Wednesday, February 17, 2016

Feeling black holes collide from close-up

As soon as I heard about that LIGO thing, first thing I thought of, what would it have felt like if you'd been there, maybe an AU away from those coalescing black holes?

Eventually the Internet got around to telling me.
"As I read the historic news, there’s one question that kept gnawing at me: how close would you need to have been to the merging black holes before you could, you know, feel the distortion of space?  I made a guess, [...] you’d need to be very close.

"Even if you were only as far from the black-hole cataclysm as the earth is from the sun, I get that you’d be stretched and squished by a mere ~50 nanometers (this interview with Jennifer Ouellette and Amber Stuver says 165 nanometers, but as a theoretical computer scientist, I try not to sweat factors of 3).

Even if you were 3000 miles from the black holes—New-York/LA distance—I get that the gravitational waves would only stretch and squish you by around a millimeter. Would you feel that? Not sure. At 300 miles, it would be maybe a centimeter—though presumably the linearized approximation is breaking down by that point.


"Now, the black holes themselves were orbiting about 200 miles from each other before they merged.  So, the distance at which you could safely feel their gravitational waves, isn’t too far from the distance at which they’d rip you to shreds and swallow you!

In summary, to stretch and squeeze spacetime by just a few hundred nanometers per meter, along the surface of a sphere whose radius equals our orbit around the sun, requires more watts of power than all the stars in the observable universe give off as starlight.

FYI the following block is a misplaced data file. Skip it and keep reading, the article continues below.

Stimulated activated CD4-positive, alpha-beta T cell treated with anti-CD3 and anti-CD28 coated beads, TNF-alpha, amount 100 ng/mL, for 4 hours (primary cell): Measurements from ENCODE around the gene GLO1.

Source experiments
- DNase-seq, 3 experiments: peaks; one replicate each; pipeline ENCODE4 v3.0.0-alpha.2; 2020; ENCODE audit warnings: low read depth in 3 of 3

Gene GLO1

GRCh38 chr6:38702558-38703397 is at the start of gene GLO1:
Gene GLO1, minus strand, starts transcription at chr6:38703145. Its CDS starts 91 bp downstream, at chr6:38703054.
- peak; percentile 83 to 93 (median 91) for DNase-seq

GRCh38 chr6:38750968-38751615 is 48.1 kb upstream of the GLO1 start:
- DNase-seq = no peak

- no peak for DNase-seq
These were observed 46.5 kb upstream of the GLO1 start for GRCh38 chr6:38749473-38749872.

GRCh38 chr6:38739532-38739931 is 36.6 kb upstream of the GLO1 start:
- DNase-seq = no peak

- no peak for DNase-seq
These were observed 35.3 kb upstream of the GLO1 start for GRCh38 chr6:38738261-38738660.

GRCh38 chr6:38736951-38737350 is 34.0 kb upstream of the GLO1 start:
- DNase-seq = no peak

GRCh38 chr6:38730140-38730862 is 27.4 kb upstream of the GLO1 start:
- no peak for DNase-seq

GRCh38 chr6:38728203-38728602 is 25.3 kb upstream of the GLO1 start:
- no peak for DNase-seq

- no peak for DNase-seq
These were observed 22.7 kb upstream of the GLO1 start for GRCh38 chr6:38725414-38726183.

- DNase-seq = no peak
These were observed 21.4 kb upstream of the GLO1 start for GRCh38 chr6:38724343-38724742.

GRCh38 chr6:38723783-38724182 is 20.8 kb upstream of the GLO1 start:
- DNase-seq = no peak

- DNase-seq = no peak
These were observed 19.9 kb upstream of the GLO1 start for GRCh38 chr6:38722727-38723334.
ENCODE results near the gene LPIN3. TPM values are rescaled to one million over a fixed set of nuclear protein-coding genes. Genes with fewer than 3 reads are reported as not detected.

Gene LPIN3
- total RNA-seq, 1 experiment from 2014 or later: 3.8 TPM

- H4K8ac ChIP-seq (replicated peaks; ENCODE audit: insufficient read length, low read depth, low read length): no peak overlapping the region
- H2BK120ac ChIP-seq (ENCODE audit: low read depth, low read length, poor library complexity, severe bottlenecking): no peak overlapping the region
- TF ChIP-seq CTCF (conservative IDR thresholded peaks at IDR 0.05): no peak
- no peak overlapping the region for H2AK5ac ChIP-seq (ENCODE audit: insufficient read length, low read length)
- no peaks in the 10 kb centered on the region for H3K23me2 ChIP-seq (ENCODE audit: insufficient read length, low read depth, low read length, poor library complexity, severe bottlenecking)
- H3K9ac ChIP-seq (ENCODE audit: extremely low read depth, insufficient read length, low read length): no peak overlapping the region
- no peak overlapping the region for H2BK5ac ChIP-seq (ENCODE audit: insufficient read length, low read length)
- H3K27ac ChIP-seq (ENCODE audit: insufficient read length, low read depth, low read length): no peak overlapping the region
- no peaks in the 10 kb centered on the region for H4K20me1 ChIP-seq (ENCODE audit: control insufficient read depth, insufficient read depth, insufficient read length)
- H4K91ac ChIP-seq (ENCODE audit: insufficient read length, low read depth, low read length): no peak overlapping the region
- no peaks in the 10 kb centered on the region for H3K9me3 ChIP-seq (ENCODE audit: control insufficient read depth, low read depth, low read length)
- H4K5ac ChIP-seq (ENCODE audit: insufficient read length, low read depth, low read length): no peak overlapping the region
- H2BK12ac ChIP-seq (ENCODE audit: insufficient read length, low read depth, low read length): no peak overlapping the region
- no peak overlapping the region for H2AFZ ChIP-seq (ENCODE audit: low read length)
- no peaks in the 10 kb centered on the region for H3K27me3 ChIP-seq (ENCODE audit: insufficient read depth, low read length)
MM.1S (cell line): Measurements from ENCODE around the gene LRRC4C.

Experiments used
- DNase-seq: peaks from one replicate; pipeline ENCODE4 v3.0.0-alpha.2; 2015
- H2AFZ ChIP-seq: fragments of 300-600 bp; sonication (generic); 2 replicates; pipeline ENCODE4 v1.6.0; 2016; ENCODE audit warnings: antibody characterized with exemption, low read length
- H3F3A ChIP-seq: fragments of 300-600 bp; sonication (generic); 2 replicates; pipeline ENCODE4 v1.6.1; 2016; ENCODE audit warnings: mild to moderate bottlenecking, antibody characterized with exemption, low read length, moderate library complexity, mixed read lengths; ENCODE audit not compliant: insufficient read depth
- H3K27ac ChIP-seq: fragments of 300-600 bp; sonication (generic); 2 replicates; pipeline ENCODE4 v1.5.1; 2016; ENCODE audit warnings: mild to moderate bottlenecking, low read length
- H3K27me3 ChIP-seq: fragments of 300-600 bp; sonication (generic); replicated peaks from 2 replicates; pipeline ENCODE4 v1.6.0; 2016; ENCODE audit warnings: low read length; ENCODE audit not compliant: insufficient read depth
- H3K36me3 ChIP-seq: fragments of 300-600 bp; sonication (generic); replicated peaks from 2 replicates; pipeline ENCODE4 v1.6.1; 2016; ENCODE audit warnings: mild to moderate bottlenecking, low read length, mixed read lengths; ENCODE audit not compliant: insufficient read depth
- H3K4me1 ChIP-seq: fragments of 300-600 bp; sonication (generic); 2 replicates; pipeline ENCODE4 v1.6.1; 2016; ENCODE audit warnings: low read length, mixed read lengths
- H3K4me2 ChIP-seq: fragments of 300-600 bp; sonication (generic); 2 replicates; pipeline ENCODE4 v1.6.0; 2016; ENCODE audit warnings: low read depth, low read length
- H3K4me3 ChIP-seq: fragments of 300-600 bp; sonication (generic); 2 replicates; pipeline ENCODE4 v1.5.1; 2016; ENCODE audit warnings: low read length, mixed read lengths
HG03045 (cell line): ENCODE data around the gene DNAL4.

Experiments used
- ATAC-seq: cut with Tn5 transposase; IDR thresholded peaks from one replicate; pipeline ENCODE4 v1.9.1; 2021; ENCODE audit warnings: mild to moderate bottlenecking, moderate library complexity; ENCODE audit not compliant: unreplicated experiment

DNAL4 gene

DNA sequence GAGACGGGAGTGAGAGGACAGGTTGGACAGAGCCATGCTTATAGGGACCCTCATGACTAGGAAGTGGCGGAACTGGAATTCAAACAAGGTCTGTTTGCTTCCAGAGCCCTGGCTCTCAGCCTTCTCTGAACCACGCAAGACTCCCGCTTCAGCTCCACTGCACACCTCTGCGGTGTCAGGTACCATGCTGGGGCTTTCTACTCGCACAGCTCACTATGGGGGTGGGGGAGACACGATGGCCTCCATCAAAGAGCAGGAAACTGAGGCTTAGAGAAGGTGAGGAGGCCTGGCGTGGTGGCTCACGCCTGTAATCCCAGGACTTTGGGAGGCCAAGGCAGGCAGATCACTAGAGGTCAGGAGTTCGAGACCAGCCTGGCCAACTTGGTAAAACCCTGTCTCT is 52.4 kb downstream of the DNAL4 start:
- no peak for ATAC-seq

"People often say that the message of general relativity is that matter bends spacetime “as if it were a mattress.”  But they should add that the reason it took so long for humans to notice this, is that it’s a really friggin’ firm mattress, one that you need to bounce up and down on unbelievably hard before it quivers, and would probably never want to sleep on."
From Scott Aaronson's blog, a post appealingly titled "The universe has a high (but not infinite) Sleep Number", h/t SSC.

Victor Toth writes:
"A gravitational wave is like a passing tidal force. It squeezes you in one direction and stretches you in a perpendicular direction. If you are close enough to the source, you might feel this as a force. But the effect of gravitational waves is very weak. For your body to be stretched by one part in a thousand, you’d have to be about 15,000 kilometers from the coalescing black hole.

"At that distance, the gravitational acceleration would be more than 3.6 million g-s, which is rather unpleasant, to say the least. And even if you were in a freefalling orbit, there would be strong tidal forces, too, not enough to rip your body apart but certainly enough to make you feel very uncomfortable (about 0.25 g-forces over one meter.) So sensing a gravitational wave would be the least of your concerns.

"But then… you’d not really be sensing it anyway. You would be hearing it. Most of the gravitational wave power emitted by GW150914 was in the audio frequency range. A short chip rising in both pitch and amplitude. And the funny thing is… you would hear it, as the gravitational wave passed through your body, stretching every bit a little, including your eardrums."